Wyoming’s case is pending in district court in Laramie County, where OxyContin maker Perdue Pharma wants it dismissed. The state is opposing the motion.

Michael Pearlman, spokesman for Gov. Mark Gordon, said this week that the Wyoming Attorney General’s Office is waiting for the district court to rule on dismissal. 

“In the meantime, the court entered a scheduling order, including among other things, discovery deadlines which the AGs office is following,” he said in an email.

According to filings, the case is expected to continue at least through 2020.
The lawsuits filed by Wyoming cities and tribes are in federal court, all consolidated in U.S. District Judge Dan Polster’s Ohio courtroom. Bloomberg reported Tuesday that McKesson Corp., Cardinal Health and other drug distribution companies have offered a $10 billion settlement in lawsuits filed by the various states. A group representing some plaintiffs countered with $45 billion. 

Drug makers haven’t yet begun settlements with the plaintiffs in federal court in Ohio, but the judge is pushing for the parties to settle soon to end all the suits and help set aside money for drug treatment and prevention. Perdue Pharma separately settled with Oklahoma for $270 million.

Pearlman, Gordon’s spokesman, said opioids aren’t just an addict’s problem. Their families and communities are affected too. 

“It causes extra burdens on our law enforcement agencies and first responders,” he said. 

Public health officials continue to eye Wyoming’s immunization rates

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Graph of Wyoming vaccination rates
1639

By Laura Hancock, Cowboy State Daily

At a time when all-but-eradicated diseases are making a comeback, immunization rates among young children in Wyoming tend to closely mimic national trends, according to an analysis of federal data.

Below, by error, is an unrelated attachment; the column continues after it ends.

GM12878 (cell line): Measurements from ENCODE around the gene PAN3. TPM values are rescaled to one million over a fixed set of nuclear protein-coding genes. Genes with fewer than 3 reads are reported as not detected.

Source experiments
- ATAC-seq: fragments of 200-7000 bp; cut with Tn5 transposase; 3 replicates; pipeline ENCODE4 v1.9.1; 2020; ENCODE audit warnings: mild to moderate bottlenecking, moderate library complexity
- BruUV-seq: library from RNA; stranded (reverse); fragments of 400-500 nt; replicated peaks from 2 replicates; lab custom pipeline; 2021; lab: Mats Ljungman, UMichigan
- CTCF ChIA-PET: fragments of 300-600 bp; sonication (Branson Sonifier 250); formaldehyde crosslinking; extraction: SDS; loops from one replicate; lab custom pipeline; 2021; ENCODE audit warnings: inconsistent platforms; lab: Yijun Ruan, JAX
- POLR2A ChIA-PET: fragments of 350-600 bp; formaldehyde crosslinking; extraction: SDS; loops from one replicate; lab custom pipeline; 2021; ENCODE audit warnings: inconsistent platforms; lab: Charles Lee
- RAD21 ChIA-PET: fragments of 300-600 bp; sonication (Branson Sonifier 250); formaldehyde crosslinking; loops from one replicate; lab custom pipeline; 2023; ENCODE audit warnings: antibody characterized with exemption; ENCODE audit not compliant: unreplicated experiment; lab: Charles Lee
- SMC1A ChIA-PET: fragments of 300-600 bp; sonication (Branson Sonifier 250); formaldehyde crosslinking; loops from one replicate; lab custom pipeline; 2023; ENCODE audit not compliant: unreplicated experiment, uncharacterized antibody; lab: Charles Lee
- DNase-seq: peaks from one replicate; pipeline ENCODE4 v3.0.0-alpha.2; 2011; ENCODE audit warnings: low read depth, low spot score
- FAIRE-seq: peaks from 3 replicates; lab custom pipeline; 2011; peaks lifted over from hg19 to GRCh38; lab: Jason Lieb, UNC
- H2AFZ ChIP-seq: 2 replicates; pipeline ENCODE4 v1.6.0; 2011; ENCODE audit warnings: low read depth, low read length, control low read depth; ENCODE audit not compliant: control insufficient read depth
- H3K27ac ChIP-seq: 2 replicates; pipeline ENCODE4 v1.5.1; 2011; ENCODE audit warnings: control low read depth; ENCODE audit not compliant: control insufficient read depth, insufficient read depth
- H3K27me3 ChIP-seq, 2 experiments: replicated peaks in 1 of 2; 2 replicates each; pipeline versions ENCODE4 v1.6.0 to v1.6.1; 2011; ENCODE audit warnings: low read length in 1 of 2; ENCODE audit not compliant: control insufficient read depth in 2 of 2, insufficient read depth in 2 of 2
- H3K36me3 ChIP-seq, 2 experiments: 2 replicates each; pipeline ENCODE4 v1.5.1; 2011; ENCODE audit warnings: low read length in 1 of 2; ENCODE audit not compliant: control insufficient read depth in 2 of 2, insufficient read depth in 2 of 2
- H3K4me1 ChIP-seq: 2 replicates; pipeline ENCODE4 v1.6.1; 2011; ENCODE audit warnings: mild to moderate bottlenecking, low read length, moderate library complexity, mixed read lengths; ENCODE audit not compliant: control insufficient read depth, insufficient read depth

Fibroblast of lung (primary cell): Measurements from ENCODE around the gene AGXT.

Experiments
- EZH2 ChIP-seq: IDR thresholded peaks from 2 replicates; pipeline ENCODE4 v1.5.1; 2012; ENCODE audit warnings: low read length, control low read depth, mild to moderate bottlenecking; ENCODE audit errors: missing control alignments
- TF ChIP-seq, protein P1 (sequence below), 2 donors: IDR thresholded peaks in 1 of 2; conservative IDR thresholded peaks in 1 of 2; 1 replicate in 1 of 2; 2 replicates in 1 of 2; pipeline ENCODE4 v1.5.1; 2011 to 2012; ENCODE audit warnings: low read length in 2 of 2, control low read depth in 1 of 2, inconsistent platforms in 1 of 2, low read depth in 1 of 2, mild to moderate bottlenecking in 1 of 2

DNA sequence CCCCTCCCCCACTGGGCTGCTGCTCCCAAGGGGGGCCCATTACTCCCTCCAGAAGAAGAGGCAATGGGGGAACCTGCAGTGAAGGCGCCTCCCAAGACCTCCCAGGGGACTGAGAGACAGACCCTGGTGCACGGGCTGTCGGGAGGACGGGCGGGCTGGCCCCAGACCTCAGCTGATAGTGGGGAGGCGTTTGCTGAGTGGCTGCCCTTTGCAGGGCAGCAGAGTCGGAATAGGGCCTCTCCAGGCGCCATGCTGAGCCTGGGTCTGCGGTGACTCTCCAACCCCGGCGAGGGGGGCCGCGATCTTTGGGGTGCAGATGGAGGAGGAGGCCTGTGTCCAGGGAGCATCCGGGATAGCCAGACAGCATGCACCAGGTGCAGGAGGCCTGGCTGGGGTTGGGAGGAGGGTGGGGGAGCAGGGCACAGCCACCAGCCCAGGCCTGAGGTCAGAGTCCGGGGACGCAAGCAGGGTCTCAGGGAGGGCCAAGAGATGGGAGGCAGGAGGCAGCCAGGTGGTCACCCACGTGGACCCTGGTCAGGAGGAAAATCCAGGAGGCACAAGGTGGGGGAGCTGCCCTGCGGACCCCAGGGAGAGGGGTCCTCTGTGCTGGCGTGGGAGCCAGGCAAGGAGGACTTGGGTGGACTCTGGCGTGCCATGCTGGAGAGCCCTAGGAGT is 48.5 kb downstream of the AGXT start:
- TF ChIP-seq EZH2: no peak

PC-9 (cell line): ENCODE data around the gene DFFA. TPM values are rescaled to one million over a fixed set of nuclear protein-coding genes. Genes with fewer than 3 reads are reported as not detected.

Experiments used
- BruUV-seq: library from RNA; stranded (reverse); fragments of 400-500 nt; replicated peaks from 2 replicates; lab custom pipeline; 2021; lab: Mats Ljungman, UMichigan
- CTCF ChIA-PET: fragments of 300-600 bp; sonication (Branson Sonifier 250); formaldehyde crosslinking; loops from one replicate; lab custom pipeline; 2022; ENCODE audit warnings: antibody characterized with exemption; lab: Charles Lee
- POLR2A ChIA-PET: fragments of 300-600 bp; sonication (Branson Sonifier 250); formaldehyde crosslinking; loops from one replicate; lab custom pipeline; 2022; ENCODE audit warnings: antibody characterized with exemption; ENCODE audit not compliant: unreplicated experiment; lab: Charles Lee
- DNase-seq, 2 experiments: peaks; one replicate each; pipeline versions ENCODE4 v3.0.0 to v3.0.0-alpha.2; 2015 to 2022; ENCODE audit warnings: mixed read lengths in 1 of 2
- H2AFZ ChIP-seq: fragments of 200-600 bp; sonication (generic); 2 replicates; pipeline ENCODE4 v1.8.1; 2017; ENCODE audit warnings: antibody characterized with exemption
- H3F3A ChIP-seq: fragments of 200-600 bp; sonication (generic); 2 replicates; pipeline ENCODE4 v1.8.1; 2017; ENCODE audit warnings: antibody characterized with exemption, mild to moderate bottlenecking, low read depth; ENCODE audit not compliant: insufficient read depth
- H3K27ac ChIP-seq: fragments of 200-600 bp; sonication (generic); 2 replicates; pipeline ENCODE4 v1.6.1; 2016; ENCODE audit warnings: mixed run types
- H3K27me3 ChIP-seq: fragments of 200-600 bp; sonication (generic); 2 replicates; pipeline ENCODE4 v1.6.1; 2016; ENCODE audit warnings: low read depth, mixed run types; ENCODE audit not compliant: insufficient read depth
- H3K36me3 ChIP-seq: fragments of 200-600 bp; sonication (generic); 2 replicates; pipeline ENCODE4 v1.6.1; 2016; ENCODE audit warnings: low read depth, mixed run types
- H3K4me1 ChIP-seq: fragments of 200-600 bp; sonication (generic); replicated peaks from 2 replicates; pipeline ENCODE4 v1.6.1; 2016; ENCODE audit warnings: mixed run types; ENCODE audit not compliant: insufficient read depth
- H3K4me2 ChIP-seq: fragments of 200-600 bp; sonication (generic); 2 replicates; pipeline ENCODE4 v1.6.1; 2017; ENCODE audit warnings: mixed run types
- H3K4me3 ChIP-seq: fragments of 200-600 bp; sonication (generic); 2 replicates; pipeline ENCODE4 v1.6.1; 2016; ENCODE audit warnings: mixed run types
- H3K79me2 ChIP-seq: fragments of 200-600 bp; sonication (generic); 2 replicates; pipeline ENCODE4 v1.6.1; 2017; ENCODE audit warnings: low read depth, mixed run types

Some years, Wyoming’s rate is lower than the national average. Other years it’s higher. 

However, looking at data for four common vaccines tracked by the National Immunization Survey, Wyoming’s rates increase and decrease by more percentage points than the national average. 

That could be the result of the margin of error that comes from polling the country’s smallest population state, said Alexia Harrist, the Wyoming state health officer and epidemiologist. 

Although signs are good that Wyoming hasn’t significantly deviated from the national norm, that doesn’t necessarily mean Wyoming has escaped the “anti-vax” movement, which inaccurately pushes the belief that vaccines are harmful. Research shows that vaccine reactions are rare and the one study linking vaccinations to autism contained falsified information

“We are seeing some increases in the amount of waivers (for vaccination) that we’re getting,” Harrist said. “That is concerning that we may be seeing fewer children getting vaccinations.”

Wyoming is one of 45 states and Washington, D.C. where parents can seek waivers from required vaccinations for their children due to religious beliefs. 

Dr. Mark Dowell, the Natrona County health officer, remembers the days when he could override a family’s desire to waive their children’s vaccines. 

“I made sure that they had good reasons to prove to me there was a medical contraindication to the vaccine,” he said. “(Otherwise) I’d deny it. That’s how I’ve always felt, and I’ll continue to preach that.”

In 2001, the Wyoming Supreme Court ruled that public health officers exceeded their authority by denying immunization exemptions. Since then, Dowell and others stopped intervening. 

Public health officers stress the concept of “herd” immunity or “community” immunity, in which most people get vaccinated so that the few who cannot – those with cancer or immune deficiencies that prevent them from developing immunity with vaccines – are safe from smallpox, polio and other diseases once thought to be in the Western world’s past, Harrist said. 

That Wyoming hasn’t seen a measles outbreak could be luck. Or it could be the result of the Cowboy State’s vast spaces and few people. 

“The majority of the time I’m not running into major problems in this county,” Dowell said about Natrona County. “But almost all of the counties in Wyoming are very rural. They don’t have a lot of infectious disease.”

News of outbreaks outside of Wyoming may actually boost immunization rates. 

The phone starts ringing at Sheridan County Public Health whenever there is an outbreak. People want the health department to check their records to ensure they’re up-to-date on all their shots, said Debra Harr, the county nurse manager.